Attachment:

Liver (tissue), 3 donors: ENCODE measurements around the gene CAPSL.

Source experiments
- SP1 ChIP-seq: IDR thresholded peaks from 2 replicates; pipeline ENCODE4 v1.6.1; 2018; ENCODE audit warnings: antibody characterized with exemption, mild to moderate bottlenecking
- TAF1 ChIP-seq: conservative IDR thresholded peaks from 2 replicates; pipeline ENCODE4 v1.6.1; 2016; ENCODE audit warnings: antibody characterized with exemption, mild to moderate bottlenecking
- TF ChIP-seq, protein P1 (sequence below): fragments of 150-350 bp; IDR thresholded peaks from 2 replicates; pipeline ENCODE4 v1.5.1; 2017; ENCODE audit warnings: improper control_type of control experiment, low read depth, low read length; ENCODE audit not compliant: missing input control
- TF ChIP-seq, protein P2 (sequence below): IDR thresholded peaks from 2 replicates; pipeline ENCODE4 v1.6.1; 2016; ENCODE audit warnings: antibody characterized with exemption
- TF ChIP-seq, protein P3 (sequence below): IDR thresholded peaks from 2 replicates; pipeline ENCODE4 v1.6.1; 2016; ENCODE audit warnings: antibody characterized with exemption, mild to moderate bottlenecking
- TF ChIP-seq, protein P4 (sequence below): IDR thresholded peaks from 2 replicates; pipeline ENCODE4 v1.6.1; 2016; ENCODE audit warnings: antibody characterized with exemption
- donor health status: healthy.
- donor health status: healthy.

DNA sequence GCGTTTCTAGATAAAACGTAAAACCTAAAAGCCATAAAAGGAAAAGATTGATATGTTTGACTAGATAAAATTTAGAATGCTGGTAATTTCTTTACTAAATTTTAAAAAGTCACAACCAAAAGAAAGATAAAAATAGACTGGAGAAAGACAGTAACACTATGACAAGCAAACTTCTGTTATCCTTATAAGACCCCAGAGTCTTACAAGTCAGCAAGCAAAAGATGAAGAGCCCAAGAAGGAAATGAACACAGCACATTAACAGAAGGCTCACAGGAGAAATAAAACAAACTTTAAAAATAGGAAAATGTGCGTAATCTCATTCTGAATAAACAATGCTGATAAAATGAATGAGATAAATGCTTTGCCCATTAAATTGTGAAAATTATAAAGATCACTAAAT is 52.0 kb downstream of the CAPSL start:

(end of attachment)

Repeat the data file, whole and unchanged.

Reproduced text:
Liver (tissue), 3 donors: ENCODE measurements around the gene CAPSL.

Source experiments
- SP1 ChIP-seq: IDR thresholded peaks from 2 replicates; pipeline ENCODE4 v1.6.1; 2018; ENCODE audit warnings: antibody characterized with exemption, mild to moderate bottlenecking
- TAF1 ChIP-seq: conservative IDR thresholded peaks from 2 replicates; pipeline ENCODE4 v1.6.1; 2016; ENCODE audit warnings: antibody characterized with exemption, mild to moderate bottlenecking
- TF ChIP-seq, protein P1 (sequence below): fragments of 150-350 bp; IDR thresholded peaks from 2 replicates; pipeline ENCODE4 v1.5.1; 2017; ENCODE audit warnings: improper control_type of control experiment, low read depth, low read length; ENCODE audit not compliant: missing input control
- TF ChIP-seq, protein P2 (sequence below): IDR thresholded peaks from 2 replicates; pipeline ENCODE4 v1.6.1; 2016; ENCODE audit warnings: antibody characterized with exemption
- TF ChIP-seq, protein P3 (sequence below): IDR thresholded peaks from 2 replicates; pipeline ENCODE4 v1.6.1; 2016; ENCODE audit warnings: antibody characterized with exemption, mild to moderate bottlenecking
- TF ChIP-seq, protein P4 (sequence below): IDR thresholded peaks from 2 replicates; pipeline ENCODE4 v1.6.1; 2016; ENCODE audit warnings: antibody characterized with exemption
- donor health status: healthy.
- donor health status: healthy.

DNA sequence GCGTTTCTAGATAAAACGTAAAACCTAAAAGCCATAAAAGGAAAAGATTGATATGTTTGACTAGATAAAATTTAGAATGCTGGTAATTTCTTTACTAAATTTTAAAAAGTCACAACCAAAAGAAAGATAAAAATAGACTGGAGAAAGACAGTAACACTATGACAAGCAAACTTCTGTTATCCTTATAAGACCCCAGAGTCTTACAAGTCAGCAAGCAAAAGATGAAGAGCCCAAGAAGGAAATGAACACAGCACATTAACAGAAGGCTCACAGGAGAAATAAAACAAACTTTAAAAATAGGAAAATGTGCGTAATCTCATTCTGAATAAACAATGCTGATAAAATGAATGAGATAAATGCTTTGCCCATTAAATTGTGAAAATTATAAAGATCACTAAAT is 52.0 kb downstream of the CAPSL start: